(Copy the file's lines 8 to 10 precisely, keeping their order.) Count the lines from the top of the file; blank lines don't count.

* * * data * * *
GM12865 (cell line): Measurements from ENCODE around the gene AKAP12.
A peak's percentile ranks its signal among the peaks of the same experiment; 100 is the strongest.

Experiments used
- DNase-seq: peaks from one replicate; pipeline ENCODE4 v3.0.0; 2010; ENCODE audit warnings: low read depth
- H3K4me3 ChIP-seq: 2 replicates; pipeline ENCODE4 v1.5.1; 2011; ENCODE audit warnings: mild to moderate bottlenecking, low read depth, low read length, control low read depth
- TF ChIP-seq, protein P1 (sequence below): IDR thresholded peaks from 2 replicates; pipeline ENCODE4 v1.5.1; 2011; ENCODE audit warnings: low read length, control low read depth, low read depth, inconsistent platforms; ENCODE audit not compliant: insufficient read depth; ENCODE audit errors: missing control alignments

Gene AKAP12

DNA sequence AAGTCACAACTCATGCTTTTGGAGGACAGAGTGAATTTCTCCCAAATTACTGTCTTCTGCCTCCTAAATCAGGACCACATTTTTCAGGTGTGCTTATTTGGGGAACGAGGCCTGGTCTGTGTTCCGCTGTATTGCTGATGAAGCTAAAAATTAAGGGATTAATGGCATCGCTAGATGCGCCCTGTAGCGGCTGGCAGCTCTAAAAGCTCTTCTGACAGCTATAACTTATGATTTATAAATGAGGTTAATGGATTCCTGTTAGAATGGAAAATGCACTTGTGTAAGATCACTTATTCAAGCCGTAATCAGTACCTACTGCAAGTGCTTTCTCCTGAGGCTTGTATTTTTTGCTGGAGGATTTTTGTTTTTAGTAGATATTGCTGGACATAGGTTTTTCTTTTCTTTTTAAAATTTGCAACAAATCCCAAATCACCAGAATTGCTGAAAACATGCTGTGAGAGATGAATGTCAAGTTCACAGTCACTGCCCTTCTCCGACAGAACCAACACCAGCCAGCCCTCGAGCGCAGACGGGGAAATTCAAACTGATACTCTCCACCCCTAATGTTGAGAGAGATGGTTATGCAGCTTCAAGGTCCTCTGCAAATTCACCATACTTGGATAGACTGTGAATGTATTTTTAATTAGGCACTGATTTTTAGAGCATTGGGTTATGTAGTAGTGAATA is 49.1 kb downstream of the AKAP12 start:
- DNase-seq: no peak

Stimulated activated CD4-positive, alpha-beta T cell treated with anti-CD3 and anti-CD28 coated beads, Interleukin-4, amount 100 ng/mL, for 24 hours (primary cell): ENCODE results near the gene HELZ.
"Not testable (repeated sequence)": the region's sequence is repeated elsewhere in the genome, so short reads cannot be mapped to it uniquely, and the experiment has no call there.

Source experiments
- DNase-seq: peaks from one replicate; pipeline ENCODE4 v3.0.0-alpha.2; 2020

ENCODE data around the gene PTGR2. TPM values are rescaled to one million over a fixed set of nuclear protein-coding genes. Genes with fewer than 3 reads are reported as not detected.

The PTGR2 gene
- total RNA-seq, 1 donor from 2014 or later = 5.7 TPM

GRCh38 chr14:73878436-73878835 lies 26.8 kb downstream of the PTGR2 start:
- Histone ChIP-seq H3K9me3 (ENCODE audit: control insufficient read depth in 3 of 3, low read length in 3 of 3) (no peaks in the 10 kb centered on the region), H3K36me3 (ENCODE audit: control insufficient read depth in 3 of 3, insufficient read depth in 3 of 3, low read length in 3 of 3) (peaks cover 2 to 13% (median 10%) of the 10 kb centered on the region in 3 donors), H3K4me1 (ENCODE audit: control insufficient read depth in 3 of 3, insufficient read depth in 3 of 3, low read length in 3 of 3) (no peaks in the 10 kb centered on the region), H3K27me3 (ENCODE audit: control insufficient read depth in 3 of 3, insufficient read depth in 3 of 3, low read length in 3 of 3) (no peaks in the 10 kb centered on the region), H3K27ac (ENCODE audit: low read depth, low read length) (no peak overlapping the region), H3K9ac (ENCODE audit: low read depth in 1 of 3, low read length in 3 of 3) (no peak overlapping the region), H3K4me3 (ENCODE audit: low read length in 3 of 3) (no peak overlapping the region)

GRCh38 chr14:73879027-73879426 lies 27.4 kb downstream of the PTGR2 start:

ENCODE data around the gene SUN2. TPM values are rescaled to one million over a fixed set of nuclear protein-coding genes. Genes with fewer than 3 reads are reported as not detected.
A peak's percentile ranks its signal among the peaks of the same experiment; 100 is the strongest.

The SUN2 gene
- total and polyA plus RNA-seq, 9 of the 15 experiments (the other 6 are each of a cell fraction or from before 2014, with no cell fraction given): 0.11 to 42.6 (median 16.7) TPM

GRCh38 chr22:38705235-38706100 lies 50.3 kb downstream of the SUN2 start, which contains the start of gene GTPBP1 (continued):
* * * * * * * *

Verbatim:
DNA sequence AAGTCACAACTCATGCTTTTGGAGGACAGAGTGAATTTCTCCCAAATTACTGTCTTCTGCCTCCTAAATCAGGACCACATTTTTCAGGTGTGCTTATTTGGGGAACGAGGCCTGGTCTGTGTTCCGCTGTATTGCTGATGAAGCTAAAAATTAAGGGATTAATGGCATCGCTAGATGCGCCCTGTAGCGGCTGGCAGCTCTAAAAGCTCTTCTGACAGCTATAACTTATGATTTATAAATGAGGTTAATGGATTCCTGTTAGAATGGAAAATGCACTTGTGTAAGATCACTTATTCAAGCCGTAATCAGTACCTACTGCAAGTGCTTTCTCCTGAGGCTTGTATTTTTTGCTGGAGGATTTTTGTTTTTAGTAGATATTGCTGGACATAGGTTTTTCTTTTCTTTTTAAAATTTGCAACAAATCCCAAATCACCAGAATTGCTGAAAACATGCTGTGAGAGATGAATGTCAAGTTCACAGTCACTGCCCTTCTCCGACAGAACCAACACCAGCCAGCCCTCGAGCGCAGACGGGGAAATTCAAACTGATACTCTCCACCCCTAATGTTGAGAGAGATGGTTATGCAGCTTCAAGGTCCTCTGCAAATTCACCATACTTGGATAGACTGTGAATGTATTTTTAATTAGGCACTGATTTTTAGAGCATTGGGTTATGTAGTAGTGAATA is 49.1 kb downstream of the AKAP12 start:
- DNase-seq: no peak

Stimulated activated CD4-positive, alpha-beta T cell treated with anti-CD3 and anti-CD28 coated beads, Interleukin-4, amount 100 ng/mL, for 24 hours (primary cell): ENCODE results near the gene HELZ.